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Taverner, Evan Johnson, Sheppard & Ferneyhough

John Taverner: Marian Antiphons: Mater Christi, Dum transisset,
Evan Johnson: Colophons (“That other that ich not whenne”) reflecting pool/monument,
John Sheppard: Libera nos I and II,
Brian Ferneyhough: Intermedio alla ciaconna, Missa brevis

EXAUDI, James Weeks, conductor, Mieko Kanno, violin

Spitalfields Festival at Shoreditch Church, 13 June 2008

There was a trend in the 1990s for easy comparisons between early music and recent composition. It gave rise to such unwelcome monikers as ’Holy minimalism’ and did little of the music much credit. In the weakest examples of such scattergun marketing both and new music were diminished in the service of nondescript wallpaper spiritualism.

EXAUDI rise above all that. This concert, combining Tudor motets with Anglo-American modernism, was profoundly satisfying not only because of smart and sincere programming, but also because of EXAUDI’s sensitivity to the musical lessons to be learnt from both eras. Their core repertoire of late modernism makes pretty uncompromising demands upon its performers, but the group’s great strength is in not letting standards drop for the apparently easier Renaissance repertory. Mater Christi, The first of two Marian Antiphons by John Taverner that opened the concert, was a beautiful illustration. The control, precision and balance of the 12 voices was remarkable in itself, but most breathtaking were the final bars. Many performances of Renaissance polyphony reveal a series of climaxes rolling into one another, a sort of permanent ecstatic state that cancels out any specific musical structure and leaves the listener in an anonymous state of bliss; EXAUDI, however, kept a tight lid on their dynamics until the very end when a sudden crescendo into the closing cadence made the heart leap into the throat. A thrilling and revelatory moment made possible by technique and interpretative skills honed on avant-garde repertoire.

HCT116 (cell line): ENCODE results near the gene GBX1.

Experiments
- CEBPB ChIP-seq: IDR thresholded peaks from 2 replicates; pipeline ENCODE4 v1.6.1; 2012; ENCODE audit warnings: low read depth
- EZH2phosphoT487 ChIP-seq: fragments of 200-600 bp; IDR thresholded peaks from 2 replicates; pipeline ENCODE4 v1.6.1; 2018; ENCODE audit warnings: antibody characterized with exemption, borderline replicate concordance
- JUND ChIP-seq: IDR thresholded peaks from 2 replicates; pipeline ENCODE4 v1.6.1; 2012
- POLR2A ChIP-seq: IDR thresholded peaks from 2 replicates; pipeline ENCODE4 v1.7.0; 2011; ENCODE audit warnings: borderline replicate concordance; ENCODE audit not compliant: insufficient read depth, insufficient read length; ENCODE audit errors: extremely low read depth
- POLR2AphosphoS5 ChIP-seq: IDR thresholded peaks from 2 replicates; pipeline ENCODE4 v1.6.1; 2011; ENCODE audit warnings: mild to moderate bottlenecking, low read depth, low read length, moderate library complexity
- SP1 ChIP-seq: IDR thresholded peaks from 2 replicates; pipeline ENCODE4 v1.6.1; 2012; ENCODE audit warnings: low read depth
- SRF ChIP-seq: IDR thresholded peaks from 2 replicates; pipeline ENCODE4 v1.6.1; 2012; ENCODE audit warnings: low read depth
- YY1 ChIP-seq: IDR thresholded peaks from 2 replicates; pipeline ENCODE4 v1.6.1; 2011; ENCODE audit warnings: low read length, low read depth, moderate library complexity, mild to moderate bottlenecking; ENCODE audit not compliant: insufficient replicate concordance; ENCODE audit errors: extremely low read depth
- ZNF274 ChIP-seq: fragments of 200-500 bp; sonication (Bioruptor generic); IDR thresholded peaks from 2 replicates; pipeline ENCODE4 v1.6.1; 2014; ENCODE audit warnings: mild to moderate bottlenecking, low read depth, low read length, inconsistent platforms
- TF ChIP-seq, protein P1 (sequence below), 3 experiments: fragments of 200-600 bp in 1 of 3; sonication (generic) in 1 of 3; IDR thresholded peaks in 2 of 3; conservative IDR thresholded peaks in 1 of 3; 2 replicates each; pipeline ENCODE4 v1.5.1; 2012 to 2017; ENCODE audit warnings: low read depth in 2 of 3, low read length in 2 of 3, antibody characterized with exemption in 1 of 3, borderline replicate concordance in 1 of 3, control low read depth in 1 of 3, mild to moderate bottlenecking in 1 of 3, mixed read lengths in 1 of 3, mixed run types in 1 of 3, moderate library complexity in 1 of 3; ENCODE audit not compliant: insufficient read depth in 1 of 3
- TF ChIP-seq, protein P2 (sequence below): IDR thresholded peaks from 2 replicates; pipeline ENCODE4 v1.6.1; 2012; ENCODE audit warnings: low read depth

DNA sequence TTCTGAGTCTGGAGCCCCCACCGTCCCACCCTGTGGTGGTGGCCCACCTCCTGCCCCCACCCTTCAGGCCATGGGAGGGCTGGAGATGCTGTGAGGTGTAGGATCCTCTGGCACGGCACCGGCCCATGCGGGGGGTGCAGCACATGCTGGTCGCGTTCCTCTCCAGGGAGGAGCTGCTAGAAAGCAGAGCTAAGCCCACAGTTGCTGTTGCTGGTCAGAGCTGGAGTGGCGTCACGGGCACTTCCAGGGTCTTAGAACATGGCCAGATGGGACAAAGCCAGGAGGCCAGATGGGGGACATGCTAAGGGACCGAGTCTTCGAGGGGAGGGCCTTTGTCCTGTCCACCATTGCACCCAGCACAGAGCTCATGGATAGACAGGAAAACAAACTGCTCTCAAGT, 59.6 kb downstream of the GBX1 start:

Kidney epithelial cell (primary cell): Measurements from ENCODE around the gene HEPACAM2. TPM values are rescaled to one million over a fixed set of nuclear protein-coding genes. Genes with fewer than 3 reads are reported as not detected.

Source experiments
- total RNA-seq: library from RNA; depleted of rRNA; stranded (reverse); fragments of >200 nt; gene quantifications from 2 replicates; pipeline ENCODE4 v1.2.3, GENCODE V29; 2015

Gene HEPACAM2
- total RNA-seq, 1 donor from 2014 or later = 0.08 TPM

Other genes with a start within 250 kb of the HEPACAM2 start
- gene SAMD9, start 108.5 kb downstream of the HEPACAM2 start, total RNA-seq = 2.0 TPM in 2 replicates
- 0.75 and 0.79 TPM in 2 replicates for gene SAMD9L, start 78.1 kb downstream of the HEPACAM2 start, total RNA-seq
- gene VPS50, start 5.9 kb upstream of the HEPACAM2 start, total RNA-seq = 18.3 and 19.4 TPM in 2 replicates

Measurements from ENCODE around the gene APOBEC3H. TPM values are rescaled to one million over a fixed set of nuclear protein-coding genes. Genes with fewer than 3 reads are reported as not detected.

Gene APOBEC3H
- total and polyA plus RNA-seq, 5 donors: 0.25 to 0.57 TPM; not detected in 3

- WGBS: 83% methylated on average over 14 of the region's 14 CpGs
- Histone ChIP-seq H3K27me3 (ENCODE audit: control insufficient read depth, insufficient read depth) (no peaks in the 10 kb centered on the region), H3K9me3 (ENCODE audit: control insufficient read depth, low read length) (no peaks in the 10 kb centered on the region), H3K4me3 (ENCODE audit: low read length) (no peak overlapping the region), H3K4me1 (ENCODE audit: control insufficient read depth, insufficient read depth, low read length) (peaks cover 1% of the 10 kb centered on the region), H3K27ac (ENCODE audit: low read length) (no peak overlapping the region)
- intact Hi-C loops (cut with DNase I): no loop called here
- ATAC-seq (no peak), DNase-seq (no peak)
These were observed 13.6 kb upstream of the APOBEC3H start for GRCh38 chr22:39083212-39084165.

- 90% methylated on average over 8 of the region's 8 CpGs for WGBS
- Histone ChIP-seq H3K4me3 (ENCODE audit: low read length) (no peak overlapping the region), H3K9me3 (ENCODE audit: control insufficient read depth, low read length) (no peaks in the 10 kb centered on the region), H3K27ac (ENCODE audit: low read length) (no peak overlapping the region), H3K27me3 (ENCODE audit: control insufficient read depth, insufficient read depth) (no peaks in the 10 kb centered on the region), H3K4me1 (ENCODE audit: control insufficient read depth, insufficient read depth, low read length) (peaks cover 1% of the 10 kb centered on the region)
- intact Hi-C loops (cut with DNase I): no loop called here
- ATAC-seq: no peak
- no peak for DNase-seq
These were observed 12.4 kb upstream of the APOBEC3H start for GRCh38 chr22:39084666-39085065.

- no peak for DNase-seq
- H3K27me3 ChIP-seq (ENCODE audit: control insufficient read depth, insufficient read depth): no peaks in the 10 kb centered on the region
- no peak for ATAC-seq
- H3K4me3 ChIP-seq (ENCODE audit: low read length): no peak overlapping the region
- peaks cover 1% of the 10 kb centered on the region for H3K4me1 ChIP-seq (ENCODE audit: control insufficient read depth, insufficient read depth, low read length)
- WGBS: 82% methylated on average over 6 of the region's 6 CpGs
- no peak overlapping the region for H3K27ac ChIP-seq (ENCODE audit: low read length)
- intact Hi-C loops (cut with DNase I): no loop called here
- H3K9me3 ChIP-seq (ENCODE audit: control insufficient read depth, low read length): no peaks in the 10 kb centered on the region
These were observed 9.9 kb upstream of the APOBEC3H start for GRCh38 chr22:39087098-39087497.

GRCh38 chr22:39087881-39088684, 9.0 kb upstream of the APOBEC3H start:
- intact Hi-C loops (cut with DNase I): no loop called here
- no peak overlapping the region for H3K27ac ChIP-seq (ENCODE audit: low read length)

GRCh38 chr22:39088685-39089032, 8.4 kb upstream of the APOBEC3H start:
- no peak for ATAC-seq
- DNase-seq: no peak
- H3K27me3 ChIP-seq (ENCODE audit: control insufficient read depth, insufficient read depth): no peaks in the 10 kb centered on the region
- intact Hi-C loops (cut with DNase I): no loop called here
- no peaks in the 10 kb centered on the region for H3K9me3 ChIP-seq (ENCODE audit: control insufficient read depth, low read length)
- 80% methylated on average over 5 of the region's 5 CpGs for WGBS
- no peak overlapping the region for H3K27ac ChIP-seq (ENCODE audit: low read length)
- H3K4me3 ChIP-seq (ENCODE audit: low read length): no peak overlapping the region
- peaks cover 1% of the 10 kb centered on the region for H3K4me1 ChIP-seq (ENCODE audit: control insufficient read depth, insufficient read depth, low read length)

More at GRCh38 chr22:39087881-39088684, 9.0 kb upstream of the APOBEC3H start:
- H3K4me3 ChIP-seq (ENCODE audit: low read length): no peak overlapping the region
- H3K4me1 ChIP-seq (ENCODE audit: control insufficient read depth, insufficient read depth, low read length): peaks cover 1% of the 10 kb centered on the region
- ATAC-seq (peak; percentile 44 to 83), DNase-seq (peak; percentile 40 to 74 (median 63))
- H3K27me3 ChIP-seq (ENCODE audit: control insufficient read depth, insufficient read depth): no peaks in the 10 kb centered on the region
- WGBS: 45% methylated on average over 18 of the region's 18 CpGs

Those skills were tested to their utmost in Johnson’s Colophons (“That other that ich not whenne”) reflecting pool/monument. Thanks to a restart brought on by a hilariously childish tantrum thrown by two audience members who had been asked to stop whispering, we heard most of the piece twice; the rest of us agreed that it was very beautiful indeed. The composer admits to a “quite extraordinarily awkward” title, but it does convey something of the compression he has forced upon musical materials that threaten to spill out, like stuffing a pillow with only one hand. In its way, it chimed remarkably with the Tudor pieces on the programme: one of Johnson’s modus operandi is to deliberately restrict his musical options at the outset – in this case he seemed to do so in terms of a very narrow, and quiet, dynamic envelope, alongside a similarly compressed range of melodic possibilities – and into those restrictions squeeze music that is far more expansive than its container can possibly hold.

EXAUDI’s Sheppard and Taverner performances captured something too of an ornate continental style pushing against the boundaries of a more restrained Englishness, in which a single vocal excursion for a single bar becomes the only counterfoil to an immense expressive tension.

This exquisite balance between restraint and release was exemplified at the centre of Colophons, when a crackling solo violin drone is suddenly left alone for an impossibly long caesura that sucks the air out of the room and somehow cantilevers the weight of the two outer choral sections. The effect was entirely reversed in the performance of Ferneyhough’s Missa brevis that resoundingly closed the concert. Mieko Kanno’s crisp Intermedio all ciaconna functioned effectively as a stepping-stone into Ferneyhough’s realm, but again profound connections between old and new, particularly in the treatment of single voices against a massed choral background, were evident. The greater surprise – for someone like myself who did not hear EXAUDI’s Missa brevis at Aldeburgh last year – was the ferocious energy of their reading. Even noting that this is an early and transitional piece, I have never heard Ferneyhough performed with such respect for clarity, attack and dynamic contrast. It revealed a grit to the music that is rarely heard and took it away from intellectualised filigree and close to Birtwistle’s earthy physicality. Happiest of all, this startling performance came about not through sheer volume (although there was plenty of that) or spoonfed extravagance (not present) but through a sincere and absolute commitment to the notes. Stunning.

Tim Rutherford-Johnson

Pictured: Evan Johnson